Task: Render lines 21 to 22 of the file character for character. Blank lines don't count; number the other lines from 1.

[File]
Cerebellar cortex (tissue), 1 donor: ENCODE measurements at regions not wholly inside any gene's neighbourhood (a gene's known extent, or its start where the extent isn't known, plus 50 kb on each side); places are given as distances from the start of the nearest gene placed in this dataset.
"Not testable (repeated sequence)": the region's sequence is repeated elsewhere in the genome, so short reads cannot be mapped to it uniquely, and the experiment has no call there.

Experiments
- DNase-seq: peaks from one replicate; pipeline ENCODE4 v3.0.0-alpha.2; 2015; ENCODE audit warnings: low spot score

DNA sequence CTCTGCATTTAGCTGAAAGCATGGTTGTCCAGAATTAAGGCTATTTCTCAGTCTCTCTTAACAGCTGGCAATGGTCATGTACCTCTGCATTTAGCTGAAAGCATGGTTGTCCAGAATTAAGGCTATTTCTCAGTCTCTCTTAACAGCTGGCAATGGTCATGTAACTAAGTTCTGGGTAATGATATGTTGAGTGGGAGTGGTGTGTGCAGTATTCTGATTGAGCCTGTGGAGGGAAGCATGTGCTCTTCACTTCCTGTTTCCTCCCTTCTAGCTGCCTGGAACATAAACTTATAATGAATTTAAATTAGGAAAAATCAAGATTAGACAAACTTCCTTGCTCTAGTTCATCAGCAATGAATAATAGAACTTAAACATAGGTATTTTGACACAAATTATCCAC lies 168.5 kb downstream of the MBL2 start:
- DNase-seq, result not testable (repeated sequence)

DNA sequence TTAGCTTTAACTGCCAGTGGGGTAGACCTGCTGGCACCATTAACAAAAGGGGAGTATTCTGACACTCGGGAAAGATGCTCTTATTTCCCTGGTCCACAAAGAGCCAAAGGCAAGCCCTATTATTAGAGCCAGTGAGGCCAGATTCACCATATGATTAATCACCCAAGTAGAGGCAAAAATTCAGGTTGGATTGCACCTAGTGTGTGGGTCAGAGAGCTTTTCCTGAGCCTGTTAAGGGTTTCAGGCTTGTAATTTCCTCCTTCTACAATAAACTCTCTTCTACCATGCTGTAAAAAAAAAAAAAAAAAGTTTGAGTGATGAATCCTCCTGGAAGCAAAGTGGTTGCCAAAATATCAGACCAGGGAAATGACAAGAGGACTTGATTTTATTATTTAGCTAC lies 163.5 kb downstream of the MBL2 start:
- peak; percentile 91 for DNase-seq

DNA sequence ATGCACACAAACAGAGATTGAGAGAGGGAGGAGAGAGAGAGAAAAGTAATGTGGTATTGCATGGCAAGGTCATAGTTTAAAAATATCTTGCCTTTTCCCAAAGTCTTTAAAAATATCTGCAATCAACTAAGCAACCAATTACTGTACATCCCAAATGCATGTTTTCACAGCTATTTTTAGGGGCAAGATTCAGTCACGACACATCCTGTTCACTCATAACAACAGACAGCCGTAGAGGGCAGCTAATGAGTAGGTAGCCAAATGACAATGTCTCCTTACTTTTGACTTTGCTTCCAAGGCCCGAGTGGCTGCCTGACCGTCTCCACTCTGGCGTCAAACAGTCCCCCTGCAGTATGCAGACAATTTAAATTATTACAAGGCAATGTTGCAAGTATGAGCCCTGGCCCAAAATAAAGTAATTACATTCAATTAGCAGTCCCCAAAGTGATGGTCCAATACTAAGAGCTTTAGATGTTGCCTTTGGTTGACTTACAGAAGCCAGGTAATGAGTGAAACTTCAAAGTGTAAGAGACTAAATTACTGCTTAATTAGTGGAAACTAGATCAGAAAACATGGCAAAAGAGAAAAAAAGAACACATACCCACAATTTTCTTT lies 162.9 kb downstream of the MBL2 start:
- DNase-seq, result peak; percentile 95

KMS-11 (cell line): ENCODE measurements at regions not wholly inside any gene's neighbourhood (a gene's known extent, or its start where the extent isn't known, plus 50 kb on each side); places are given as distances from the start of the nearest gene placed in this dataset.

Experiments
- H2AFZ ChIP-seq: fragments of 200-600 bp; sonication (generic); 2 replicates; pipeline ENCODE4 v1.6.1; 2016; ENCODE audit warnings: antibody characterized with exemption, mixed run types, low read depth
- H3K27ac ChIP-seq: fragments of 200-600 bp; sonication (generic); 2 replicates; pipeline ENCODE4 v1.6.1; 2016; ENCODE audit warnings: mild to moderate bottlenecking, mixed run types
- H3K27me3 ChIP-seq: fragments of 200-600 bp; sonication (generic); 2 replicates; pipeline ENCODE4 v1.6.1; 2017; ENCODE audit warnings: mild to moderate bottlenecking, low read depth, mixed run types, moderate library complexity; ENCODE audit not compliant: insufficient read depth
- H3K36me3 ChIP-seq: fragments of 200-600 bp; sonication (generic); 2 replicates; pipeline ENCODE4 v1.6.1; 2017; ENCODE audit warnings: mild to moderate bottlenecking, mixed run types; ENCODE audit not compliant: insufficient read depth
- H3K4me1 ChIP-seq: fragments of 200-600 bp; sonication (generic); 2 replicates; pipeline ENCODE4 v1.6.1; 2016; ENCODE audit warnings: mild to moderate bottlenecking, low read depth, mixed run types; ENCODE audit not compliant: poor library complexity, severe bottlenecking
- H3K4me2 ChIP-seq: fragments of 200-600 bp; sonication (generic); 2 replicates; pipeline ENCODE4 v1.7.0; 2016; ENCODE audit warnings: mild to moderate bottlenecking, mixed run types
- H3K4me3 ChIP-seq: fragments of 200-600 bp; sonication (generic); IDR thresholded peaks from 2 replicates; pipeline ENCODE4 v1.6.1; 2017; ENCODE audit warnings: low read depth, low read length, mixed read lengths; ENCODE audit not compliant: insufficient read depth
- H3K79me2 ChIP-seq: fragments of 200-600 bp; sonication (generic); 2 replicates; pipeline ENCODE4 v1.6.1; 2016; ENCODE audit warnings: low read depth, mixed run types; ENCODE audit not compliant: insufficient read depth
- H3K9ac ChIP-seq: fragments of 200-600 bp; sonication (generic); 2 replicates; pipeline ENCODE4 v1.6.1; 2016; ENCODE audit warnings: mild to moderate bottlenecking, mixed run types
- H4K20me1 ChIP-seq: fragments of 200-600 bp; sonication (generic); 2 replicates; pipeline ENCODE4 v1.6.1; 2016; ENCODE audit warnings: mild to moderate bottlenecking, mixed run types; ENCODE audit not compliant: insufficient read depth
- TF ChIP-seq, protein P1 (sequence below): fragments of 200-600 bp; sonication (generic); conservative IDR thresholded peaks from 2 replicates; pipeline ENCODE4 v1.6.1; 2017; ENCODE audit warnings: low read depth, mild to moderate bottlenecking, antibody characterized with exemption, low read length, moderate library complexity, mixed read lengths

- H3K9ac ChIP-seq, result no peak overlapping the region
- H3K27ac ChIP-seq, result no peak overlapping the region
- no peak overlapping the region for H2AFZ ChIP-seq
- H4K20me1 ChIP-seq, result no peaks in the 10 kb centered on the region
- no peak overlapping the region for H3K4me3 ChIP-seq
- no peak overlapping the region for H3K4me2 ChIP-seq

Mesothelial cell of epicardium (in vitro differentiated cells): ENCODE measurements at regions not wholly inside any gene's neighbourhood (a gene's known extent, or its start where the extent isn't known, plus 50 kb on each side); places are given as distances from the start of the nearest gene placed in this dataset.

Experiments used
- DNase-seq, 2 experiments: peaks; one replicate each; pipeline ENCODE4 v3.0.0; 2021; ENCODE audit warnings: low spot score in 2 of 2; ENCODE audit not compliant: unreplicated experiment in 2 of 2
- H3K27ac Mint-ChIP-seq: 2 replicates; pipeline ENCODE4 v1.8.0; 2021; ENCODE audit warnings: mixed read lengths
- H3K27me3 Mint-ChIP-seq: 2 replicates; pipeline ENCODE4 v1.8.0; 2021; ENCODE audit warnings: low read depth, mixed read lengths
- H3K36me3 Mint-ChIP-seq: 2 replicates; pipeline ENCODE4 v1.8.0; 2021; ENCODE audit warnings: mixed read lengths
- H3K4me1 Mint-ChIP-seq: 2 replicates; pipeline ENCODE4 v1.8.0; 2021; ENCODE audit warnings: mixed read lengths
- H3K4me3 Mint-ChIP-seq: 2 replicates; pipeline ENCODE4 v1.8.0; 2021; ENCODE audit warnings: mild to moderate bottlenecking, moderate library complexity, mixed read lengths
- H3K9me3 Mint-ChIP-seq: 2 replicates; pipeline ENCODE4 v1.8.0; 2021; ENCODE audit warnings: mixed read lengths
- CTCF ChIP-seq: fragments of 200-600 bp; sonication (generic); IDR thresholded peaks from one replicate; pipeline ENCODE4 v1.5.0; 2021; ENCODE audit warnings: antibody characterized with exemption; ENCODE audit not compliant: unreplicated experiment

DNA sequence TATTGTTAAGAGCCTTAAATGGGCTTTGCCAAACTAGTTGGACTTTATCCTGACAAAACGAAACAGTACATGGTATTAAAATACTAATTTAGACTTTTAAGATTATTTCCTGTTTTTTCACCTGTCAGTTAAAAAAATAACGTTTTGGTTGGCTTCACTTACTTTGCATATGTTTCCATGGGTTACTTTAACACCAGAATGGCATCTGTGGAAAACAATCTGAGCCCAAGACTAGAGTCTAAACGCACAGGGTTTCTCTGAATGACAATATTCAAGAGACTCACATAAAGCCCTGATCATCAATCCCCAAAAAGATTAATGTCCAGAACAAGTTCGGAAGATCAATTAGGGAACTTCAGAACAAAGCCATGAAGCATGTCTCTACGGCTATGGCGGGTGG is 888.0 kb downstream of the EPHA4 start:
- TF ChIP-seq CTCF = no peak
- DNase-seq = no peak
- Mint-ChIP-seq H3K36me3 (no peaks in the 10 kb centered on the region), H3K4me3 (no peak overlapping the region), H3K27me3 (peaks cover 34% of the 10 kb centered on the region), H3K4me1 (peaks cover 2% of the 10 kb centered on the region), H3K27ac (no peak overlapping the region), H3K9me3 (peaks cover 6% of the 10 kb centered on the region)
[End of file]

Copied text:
- H3K9ac ChIP-seq: fragments of 200-600 bp; sonication (generic); 2 replicates; pipeline ENCODE4 v1.6.1; 2016; ENCODE audit warnings: mild to moderate bottlenecking, mixed run types
- H4K20me1 ChIP-seq: fragments of 200-600 bp; sonication (generic); 2 replicates; pipeline ENCODE4 v1.6.1; 2016; ENCODE audit warnings: mild to moderate bottlenecking, mixed run types; ENCODE audit not compliant: insufficient read depth